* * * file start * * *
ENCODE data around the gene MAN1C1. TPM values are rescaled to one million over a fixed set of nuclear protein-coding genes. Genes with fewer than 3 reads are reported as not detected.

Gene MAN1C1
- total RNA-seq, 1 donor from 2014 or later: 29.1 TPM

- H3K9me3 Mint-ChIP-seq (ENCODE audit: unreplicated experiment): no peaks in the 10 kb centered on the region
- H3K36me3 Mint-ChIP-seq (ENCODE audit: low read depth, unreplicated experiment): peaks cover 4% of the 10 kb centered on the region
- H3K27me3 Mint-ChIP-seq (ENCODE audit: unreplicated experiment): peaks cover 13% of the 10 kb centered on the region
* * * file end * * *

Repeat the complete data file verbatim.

ENCODE data around the gene MAN1C1. TPM values are rescaled to one million over a fixed set of nuclear protein-coding genes. Genes with fewer than 3 reads are reported as not detected.

Gene MAN1C1
- total RNA-seq, 1 donor from 2014 or later: 29.1 TPM

- H3K9me3 Mint-ChIP-seq (ENCODE audit: unreplicated experiment): no peaks in the 10 kb centered on the region
- H3K36me3 Mint-ChIP-seq (ENCODE audit: low read depth, unreplicated experiment): peaks cover 4% of the 10 kb centered on the region
- H3K27me3 Mint-ChIP-seq (ENCODE audit: unreplicated experiment): peaks cover 13% of the 10 kb centered on the region